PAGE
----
Another clear trend in the field is a move towards more modular automation technologies that are easy to reconfigure in order to satisfy particular customer needs. Approximately 70 percent of the cost of a product is born from its manufacturing, so flexibility in the automation can also substantially cut costs.

According to Fredrik Jönsson, CEO of FlexLink, a supplier of industrial automation solutions (that grew out of SKF), modular automation and virtual production (the digital factory) offer the most significant cost savings for manufacturers.

Together with IBM and others, FlexLink launched its own digital factory concept in late 2002. By combining into one system all the aspects of manufacturing – computer assisted design, production data management, manufacturing execution systems, supply chain management and enterprise resource planning – FlexLink and its partners have developed one of the most flexible automation systems in the world. FlexLink calls it the PLM factory, short for Product and Process Lifecycle Management.

"How do you optimize future production of a prototype, quickly move to a full-scale production and maximize profits during the phase out of old products simultaneously in the same production line?" asks Jönsson, rhetorically. "To do this successfully, you need to manage product, production, and order data effectively and use modular, flexible and reusable equipment and software. The key is to evaluate all options in the simulated production environment before you start in real life."

"Instead of building up production capacity dimensioned for an expected maximum volume, the idea with the PLM Factory is to progressively build up capacity according to what the market needs. If these change, the modules can easily be used for another product. In other words, we are building flexibility into the automation process, and in this fashion drastically diminishing the capital expenditures in the factory," says Jönsson.

While developments in industrial automation are unstoppable, and are following advances in IT, there is a latent worry in the business that factory procedures are getting over-engineered.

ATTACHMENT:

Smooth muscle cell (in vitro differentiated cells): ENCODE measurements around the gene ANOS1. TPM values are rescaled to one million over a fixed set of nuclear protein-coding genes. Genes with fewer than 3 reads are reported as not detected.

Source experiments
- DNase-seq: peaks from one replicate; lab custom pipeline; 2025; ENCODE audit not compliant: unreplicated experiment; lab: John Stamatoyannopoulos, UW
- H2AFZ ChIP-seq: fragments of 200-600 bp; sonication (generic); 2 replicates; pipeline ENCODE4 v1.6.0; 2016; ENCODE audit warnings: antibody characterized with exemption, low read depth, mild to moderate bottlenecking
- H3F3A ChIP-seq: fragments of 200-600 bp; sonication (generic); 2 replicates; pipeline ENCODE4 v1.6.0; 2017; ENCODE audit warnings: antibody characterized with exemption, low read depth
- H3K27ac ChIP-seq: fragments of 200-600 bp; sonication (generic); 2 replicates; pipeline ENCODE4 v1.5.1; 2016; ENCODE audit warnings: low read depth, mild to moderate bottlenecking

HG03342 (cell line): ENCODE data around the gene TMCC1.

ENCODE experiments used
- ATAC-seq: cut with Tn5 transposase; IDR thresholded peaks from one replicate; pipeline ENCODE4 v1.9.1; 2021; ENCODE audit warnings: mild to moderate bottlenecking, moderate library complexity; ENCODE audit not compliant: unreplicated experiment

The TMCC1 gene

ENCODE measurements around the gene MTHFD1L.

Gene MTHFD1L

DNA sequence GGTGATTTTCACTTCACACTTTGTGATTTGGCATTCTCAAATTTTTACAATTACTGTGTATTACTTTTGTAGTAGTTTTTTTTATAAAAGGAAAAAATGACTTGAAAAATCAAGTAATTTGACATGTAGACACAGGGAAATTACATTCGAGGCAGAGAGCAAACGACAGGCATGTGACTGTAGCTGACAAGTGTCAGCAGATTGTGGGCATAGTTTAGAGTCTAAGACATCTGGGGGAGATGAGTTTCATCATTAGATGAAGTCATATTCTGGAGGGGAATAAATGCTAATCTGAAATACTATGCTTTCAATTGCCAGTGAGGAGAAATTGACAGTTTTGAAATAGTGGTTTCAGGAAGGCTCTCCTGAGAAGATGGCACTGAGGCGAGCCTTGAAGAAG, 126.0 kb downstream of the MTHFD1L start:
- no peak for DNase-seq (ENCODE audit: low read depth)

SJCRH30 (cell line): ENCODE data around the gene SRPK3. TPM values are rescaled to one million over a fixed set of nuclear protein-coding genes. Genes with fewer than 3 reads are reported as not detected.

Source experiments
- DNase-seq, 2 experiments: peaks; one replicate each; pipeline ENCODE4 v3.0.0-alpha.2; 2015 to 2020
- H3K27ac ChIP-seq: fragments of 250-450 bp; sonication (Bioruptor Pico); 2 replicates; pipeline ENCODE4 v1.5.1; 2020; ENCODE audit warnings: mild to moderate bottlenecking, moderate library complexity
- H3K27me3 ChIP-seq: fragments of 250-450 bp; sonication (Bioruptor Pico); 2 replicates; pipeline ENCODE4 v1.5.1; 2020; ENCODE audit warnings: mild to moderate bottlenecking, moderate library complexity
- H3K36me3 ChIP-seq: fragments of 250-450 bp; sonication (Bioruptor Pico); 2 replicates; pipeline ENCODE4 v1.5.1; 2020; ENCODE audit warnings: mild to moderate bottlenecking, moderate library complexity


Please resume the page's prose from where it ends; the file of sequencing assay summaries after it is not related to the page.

In fact, there have been cases in recent history in which manufacturing plants have gone over to robotic assembly, only to realize that manual labor was much more efficient.

According to Professor Kinnander, from Chalmers, truck manufacturer Scania decided to partially automate an axle factory in Falun, Sweden in the late 80s because of a shortage of workers. Unfortunately, axle assembly was a difficult task for the robots. The product was not designed for automatic assembly, and after seven years, the factory returned to manual assembly.

BOX: Automation. What is it?

Automation is basically a broad array of processes, products and systems that work in harmony to streamline the manufacturing process. It includes robotics, conveyor systems, programmable logic controllers, computerized controls, production planning, and process optimization.

Key to successful automation is software that allows managers to make decisions about their production. This software has many different trade names, but basically it encompasses enterprise resource planning, supply chain management, and customer relationship management.

According to AMR Research, a consultancy, the market for enterprise resource planning was estimated in 2002 to be worth USD 50 billion, up from USD 10 billion in 1997.

Once the managers have decided what they are going to make and how much, automatic processes in the factory kick in to control production. There, different kinds of controls perform logic functions such as the sequential starting and stopping of motors on conveyor systems, controlling process for mixing batched products, and general processing of signals generated at the machine level. Having all of these levels in precise harmony and communicating seamlessly is the goal of industrial automation.